Secondly, we are looking into parts as well. Our old mechanical systems in diesel space have over 1,300 different part numbers. Today we make one million a year. Due to the legislation, we have to change the common rail. We keep the variance but go down to only 100,000 or 50,000 a year. The 3D printing might be a solution for a high volume of typecasting parts. We are attempting to print very small volumes at equal price points, specifically for aluminium, even in series production.

To what extent has Bosch witnessed productivity improvements with new manufacturing technologies?

It's about the flexibility built into the processes. We establish simultaneous engineering processes where we look at the fine elements in the product design itself. Changeover time is key. With past changeovers based on well-understood design elements, we can increase variance without losing performance. Of course, thinking through the pool of value chains is necessary. It is tricky when it comes to high-volume castings. Our approach is to bring engineering, purchasing, and manufacturing together.

Do you use technologies like AR, VR, and 5G-enabled VR, while commissioning the machines at different locations in the country?

We use it for training on safety and quality so that people can experience something in the virtual rooms. We try something in designing workplaces and try it in a virtual world. 

For 5G, we have trial runs in one of our plants. In the next couple of years, we will see 5G, especially for autonomous transportation, which will come with an intra-logistics steering system based on 5G, and enhanced speed, among other advantages.

What is the next step in the new manufacturing systems? 

Next is, of course, to roll out the platforms. We still have to do some homework on the platform so that all the entities are on the same platform, speaking the same analytics language. What we have laid out as a strategy is going for 100% connectivity, going more wireless, centralised logic and computing power in the cloud instead of having everything on-site, which comes with high cost, including infrastructure. 

I am also talking about fluid or flexible manufacturing. So far, we have lean manufacturing and assembly lines connected with belts. We can also think about new ways of transportation, like magnetic conveyor systems on which we can flexibly change between the operations. Today it is in sequence, say operation one, two, three and four in order, but if we can change these operations with standardised cells, we can save a lot of investments and master the complexities. Therefore, there can always be flexibility in changing manufacturing orders. It can be some magnetic work-piece carrier or AGV – Automated Guided Vehicle – connecting manufacturing cells.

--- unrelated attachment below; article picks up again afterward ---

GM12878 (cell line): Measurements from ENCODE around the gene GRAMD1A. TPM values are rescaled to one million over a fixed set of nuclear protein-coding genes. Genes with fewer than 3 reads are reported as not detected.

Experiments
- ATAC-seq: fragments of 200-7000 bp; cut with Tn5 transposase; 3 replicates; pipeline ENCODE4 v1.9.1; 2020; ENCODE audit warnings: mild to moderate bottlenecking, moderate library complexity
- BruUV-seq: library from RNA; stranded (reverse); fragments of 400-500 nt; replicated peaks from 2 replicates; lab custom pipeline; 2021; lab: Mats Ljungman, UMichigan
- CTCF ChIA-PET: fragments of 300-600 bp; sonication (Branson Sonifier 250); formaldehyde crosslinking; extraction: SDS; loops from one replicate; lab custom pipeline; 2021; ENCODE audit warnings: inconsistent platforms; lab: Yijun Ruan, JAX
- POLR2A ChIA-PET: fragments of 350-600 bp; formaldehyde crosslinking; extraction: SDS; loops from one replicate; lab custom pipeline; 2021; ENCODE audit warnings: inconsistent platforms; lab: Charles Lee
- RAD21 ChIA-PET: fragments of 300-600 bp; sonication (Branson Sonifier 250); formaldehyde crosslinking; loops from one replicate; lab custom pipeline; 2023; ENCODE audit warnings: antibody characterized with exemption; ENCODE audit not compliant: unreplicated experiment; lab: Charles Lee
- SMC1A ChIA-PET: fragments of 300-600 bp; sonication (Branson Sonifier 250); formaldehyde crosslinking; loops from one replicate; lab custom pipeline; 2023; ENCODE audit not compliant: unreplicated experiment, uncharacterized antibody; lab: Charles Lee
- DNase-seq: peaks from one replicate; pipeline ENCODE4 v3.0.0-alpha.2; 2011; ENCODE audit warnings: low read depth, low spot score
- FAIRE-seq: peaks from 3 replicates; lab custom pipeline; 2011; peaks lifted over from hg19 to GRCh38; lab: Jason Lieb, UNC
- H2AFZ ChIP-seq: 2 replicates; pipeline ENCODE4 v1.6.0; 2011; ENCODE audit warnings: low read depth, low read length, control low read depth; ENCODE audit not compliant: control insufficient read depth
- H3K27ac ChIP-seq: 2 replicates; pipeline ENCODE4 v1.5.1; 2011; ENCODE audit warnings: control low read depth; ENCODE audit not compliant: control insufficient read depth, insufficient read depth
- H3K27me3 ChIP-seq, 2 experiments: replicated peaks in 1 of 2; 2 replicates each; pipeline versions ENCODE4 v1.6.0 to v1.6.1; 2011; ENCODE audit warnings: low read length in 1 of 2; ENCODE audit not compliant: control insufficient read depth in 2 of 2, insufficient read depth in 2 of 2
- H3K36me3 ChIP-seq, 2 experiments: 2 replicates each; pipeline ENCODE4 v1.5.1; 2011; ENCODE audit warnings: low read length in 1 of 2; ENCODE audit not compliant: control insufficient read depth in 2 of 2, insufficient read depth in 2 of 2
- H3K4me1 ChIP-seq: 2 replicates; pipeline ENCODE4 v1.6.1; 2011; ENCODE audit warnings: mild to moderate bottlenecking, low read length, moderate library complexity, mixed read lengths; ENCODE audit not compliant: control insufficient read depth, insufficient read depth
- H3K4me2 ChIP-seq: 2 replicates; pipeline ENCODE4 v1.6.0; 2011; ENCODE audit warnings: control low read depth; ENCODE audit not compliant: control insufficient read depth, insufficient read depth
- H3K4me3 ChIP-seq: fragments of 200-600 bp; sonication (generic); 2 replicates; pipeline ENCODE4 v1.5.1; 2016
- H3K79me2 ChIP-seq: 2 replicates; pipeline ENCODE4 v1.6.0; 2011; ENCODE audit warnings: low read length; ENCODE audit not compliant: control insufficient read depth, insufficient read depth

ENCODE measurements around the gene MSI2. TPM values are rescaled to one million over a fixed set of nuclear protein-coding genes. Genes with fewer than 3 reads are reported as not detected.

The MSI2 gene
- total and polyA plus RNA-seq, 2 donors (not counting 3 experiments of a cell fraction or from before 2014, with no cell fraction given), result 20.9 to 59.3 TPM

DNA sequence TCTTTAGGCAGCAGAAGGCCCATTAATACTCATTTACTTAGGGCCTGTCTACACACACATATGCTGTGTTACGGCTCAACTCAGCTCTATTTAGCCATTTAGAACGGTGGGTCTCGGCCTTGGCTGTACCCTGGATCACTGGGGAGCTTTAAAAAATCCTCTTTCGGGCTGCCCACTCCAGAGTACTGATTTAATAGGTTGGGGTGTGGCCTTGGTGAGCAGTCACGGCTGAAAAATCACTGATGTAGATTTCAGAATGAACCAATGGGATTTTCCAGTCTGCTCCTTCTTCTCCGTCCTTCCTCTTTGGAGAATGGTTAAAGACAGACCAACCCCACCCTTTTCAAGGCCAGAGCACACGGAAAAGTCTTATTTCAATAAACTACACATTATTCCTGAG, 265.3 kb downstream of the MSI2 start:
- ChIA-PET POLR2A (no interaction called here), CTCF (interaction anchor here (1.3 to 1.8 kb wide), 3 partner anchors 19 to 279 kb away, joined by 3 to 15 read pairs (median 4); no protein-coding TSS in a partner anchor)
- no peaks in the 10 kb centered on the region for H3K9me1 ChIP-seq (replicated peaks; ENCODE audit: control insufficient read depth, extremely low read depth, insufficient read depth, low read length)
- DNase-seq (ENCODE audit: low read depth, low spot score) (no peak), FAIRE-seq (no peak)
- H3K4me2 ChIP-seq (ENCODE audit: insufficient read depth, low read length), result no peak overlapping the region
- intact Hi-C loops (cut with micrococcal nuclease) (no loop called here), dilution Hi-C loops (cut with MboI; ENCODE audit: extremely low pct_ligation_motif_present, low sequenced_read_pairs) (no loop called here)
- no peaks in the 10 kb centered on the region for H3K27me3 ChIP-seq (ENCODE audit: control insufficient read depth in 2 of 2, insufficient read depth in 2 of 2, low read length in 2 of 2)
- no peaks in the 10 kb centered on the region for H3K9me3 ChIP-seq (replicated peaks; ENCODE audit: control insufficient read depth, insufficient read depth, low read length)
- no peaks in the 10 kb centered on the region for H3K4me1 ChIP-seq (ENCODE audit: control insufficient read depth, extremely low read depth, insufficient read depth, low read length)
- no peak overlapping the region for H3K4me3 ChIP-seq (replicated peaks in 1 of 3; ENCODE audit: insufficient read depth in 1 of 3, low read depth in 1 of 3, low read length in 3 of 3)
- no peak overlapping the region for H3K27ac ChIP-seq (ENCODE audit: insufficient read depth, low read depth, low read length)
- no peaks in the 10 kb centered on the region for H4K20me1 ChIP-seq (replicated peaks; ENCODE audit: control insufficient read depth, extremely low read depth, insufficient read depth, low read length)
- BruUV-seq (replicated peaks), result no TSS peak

One other topic today is fixed PLC programming. As we go ten to 15 years down the line, it will be cyber-physical systems, where we only share recipes and the abilities of machines. There is no predetermined coding. This also opens a lot of flexibility and reduces investments. We have to think beyond, and this is what we do.

Bosch - Manufacturing

Are you looking for magnetic levitation? 

There's a technology developed by Bosch called Leviathan, a kind of magnetic conveyor system with five axes and moving with many electrical motors. Today it's too expensive, but we are experimenting with this to create the manufacturing lines for the future; of course, in India, we are observing. The tipping point from a cost perspective is beyond, but it will come, and we have to think about these systems.

Since you mentioned this is very expensive, what would be the advantage of using it?

In the conventional method, duplicating the manufacturing line for operations in the different sequences is necessary, as it depends on the conveyor. However, with just a 10% increase in investments, the flexible manufacturing line will help achieve volumes. We need to go for wireless connectivity on the power supply itself, and we are also developing this kind of intelligent floor space. There are some examples already in ARENA2036 in Stuttgart where we go into the manufacturing of the future. Of course, my teams here are also looking at when this might be an option for us. 

When will you reach 100% connectivity? 

It will be 100% for the new investments as it comes with full connectivity for a platform, and in the background, we have Bosch-developed MAS – Manufacturing Analytics System – based on AI. On the legacy machines, it will be up to 70% because the remaining 30% is too expensive to equip the old equipment.